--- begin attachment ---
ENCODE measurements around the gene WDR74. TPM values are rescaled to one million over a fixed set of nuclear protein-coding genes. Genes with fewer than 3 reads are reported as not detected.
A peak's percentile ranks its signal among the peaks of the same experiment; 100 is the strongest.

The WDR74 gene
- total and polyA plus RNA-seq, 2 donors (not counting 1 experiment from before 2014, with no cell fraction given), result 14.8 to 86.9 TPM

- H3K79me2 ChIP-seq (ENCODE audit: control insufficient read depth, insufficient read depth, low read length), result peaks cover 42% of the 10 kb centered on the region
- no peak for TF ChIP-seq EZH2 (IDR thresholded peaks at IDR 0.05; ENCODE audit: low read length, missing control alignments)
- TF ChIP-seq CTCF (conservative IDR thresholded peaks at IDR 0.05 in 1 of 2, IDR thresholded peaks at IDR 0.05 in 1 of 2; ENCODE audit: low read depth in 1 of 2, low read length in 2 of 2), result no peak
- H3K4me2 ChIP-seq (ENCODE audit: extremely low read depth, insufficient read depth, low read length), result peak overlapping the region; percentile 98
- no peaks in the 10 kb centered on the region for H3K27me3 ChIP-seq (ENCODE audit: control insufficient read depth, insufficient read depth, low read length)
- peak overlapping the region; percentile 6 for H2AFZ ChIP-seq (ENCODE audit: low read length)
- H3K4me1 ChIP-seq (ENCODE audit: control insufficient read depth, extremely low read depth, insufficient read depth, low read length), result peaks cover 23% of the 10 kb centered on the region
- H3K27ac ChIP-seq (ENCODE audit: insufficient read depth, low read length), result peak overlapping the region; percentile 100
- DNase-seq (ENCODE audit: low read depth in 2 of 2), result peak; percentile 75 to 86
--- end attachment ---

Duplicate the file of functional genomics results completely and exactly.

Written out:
ENCODE measurements around the gene WDR74. TPM values are rescaled to one million over a fixed set of nuclear protein-coding genes. Genes with fewer than 3 reads are reported as not detected.
A peak's percentile ranks its signal among the peaks of the same experiment; 100 is the strongest.

The WDR74 gene
- total and polyA plus RNA-seq, 2 donors (not counting 1 experiment from before 2014, with no cell fraction given), result 14.8 to 86.9 TPM

- H3K79me2 ChIP-seq (ENCODE audit: control insufficient read depth, insufficient read depth, low read length), result peaks cover 42% of the 10 kb centered on the region
- no peak for TF ChIP-seq EZH2 (IDR thresholded peaks at IDR 0.05; ENCODE audit: low read length, missing control alignments)
- TF ChIP-seq CTCF (conservative IDR thresholded peaks at IDR 0.05 in 1 of 2, IDR thresholded peaks at IDR 0.05 in 1 of 2; ENCODE audit: low read depth in 1 of 2, low read length in 2 of 2), result no peak
- H3K4me2 ChIP-seq (ENCODE audit: extremely low read depth, insufficient read depth, low read length), result peak overlapping the region; percentile 98
- no peaks in the 10 kb centered on the region for H3K27me3 ChIP-seq (ENCODE audit: control insufficient read depth, insufficient read depth, low read length)
- peak overlapping the region; percentile 6 for H2AFZ ChIP-seq (ENCODE audit: low read length)
- H3K4me1 ChIP-seq (ENCODE audit: control insufficient read depth, extremely low read depth, insufficient read depth, low read length), result peaks cover 23% of the 10 kb centered on the region
- H3K27ac ChIP-seq (ENCODE audit: insufficient read depth, low read length), result peak overlapping the region; percentile 100
- DNase-seq (ENCODE audit: low read depth in 2 of 2), result peak; percentile 75 to 86